axle fluid guide

A Guide to Axle Fluid and When to Get it Changed

The differential is a part of the drivetrain that helps to evenly distribute the vehicle power to each wheel and keeps you in control as you turn. Turning corners without rattling, jerking, and skidding is all because of differentials.

The differential is a component that compensates for the difference in distance the inner and outer wheels travel as the car goes around the corner.

If a vehicle does not have a differential, it will cause the wheels to get locked together and compel them to spin at the same speed, making the turning difficult and increasing the chance of losing control of the vehicle.

Differentials are in all cars. Sometimes a differential is found on the rear side of the vehicle, sometimes on the front side, and some cars have a differential on both ends.

The car with a front differential has a built-in transaxle. It will require a fully synthetic oil around SAE 75-80. As for the rear differential car, it will need a thicker oil that’s around SAE 90.

What is Axle Fluid?

Every front or rear axle has oil called differential fluid or gear oil. Differential fluid is found in the axle housing to cool and lubricate the differential. It lubricates gear, clutch packs, bearings, and the ring and pinion gear that move power to the wheel axles from the driveshaft.

The axle undergoes a lot of torque, which means the gears inside are under much pressure. And to last, these gears need proper lubrication. So, the differential fluid helps keep them cool and lubricated. Without differential fluid, the differential would overheat, leading to expensive repairs.

Changing Axle Fluid

Like any lubricant, the automotive fluid differential gear oil eventually loses its ability to work efficiently. Regularly replacing differential fluid ensures that the fluid never deteriorates to the point where the axle becomes damaged and aids in prolonging the lifespan of any vehicle.

So, when to change the axle fluid? It may vary from vehicle to vehicle. Therefore, it is recommended to consult the owner’s manual for the proper service interval. In most cases, the differential fluid needs to be changed after every 30,000 to 50,000 miles.

Staying on top of changing the differential fluid is very important because the metal-on-mental contact creates heat from friction, weakens the gears, and wears down surfaces. This can lead to differential failure, causing costly damage. Proper and timely maintenance can save you from a lot of expensive repairs.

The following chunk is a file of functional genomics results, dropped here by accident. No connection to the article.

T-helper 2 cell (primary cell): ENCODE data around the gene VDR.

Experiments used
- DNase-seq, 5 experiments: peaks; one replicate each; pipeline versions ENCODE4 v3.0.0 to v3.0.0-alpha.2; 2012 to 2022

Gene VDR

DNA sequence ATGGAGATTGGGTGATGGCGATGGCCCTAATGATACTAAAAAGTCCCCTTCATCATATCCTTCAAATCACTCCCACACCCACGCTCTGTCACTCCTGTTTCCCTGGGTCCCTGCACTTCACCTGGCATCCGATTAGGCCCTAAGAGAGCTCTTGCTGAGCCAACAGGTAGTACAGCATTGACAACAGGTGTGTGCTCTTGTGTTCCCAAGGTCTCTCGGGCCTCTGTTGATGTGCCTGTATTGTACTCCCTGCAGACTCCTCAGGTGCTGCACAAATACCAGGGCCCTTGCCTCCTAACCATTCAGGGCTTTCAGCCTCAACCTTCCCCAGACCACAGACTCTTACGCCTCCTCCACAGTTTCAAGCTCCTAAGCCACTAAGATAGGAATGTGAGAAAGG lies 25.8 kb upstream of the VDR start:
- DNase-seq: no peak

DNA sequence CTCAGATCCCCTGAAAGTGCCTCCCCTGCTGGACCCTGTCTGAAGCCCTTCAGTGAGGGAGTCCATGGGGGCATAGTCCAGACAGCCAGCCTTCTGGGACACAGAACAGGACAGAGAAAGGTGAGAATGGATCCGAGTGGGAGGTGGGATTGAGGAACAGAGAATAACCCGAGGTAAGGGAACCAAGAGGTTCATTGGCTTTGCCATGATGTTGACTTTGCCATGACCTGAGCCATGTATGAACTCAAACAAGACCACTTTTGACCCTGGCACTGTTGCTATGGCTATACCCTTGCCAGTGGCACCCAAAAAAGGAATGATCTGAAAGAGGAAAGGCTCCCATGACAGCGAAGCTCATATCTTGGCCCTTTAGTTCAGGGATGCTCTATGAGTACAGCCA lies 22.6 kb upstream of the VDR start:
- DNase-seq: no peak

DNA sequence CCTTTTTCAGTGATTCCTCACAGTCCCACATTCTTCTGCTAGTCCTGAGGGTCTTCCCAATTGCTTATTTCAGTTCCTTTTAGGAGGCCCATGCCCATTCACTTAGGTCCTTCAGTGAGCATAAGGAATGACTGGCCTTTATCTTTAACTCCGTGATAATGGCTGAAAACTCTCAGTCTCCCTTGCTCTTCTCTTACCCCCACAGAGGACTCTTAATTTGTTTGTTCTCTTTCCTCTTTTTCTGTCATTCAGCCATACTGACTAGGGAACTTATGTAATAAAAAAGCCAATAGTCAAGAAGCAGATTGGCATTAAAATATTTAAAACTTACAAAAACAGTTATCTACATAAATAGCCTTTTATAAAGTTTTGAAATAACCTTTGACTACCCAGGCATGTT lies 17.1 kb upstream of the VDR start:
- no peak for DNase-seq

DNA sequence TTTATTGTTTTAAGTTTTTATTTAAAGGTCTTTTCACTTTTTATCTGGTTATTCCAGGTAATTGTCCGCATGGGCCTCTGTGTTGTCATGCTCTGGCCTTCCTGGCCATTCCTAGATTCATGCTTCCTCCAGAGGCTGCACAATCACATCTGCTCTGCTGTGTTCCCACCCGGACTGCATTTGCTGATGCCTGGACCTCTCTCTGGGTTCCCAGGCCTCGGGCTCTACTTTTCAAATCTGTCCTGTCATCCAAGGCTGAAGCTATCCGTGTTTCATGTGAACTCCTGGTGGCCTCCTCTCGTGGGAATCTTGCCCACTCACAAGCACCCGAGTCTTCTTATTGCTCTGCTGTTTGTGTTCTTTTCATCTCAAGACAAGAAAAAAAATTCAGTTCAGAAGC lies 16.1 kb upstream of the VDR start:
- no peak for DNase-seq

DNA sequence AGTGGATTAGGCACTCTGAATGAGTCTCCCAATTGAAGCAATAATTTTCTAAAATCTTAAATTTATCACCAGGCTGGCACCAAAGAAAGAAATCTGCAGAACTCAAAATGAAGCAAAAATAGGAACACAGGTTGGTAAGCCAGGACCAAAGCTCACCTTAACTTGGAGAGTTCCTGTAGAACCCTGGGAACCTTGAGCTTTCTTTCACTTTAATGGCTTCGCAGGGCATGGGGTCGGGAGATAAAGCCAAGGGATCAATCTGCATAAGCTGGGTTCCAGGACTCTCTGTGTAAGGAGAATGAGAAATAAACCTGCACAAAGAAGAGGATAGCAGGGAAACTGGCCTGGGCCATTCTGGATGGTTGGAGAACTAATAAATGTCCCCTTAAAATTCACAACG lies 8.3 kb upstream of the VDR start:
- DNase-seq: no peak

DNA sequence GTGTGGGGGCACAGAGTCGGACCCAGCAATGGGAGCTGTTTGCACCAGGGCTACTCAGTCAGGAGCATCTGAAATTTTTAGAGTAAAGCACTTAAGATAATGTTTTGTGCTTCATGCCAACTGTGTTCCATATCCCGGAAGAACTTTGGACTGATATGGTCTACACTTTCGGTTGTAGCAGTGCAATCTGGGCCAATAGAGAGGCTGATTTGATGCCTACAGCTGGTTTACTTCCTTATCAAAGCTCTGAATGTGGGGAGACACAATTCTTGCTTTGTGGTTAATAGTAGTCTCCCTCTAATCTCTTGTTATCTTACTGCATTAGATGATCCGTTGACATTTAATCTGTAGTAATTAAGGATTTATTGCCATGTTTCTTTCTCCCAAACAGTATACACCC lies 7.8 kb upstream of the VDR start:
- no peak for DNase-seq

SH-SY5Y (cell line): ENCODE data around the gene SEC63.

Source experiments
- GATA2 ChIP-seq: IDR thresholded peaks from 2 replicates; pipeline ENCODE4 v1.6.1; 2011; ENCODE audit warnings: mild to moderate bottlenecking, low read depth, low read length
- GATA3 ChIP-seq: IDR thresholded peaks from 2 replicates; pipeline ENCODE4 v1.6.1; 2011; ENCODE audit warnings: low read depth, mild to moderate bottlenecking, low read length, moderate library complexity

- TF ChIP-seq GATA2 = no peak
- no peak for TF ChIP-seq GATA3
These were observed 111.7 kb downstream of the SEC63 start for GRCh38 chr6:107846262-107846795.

How to Change Axle Fluid?

Changing an axle fluid is a messy job. Gear oil is thick, smells bad, and won’t easily come out of your clothing. So, to start the task make sure to change your clothes and be ready to get dirty.

Before you change the fluid, have a wide catch pan ready with a plastic drop cloth underneath it. Switch on the vehicle and drive it around for a few minutes to warm up the oil. It’s a good idea to wear gloves to avoid yourself from getting any burns.

Of course, you could hire a professional and save yourself trouble but if you’re someone who wants to get it done yourself, then here are some steps to follow.

1. Purchase the correct differential fluid for your vehicle. Check your vehicle’s owner’s manual for the indication of the correct differential fluid to use. Or you may ask the clerk at your local auto parts store to guide you.

2. Secure the vehicle on jack stands or ramps.

3. Locate the differential drain bolt and then loosen and remove it.

4. Place a container beneath the drain bolt and allow gear oil to drain in the container.

5. Replace the drain bolt and wipe out the access gear oil.

6. Now locate the gear oil fill bolt and remove it.

7. Using a pump, add the recommended type of gear oil to the differential. Continue to pump until you reach the maximum capacity and see the fluid start to seep out of the filler hole.

8. Replace and tighten the fill bolt.


The axle fluid in vehicles has a great significance in ensuring you better control over your drive. Its proper and timely replacement is needed to avoid overheating, which may pose a safety issue. To say the least: negligence towards the maintenance of axle fluid can cause catastrophic damages to the differential.

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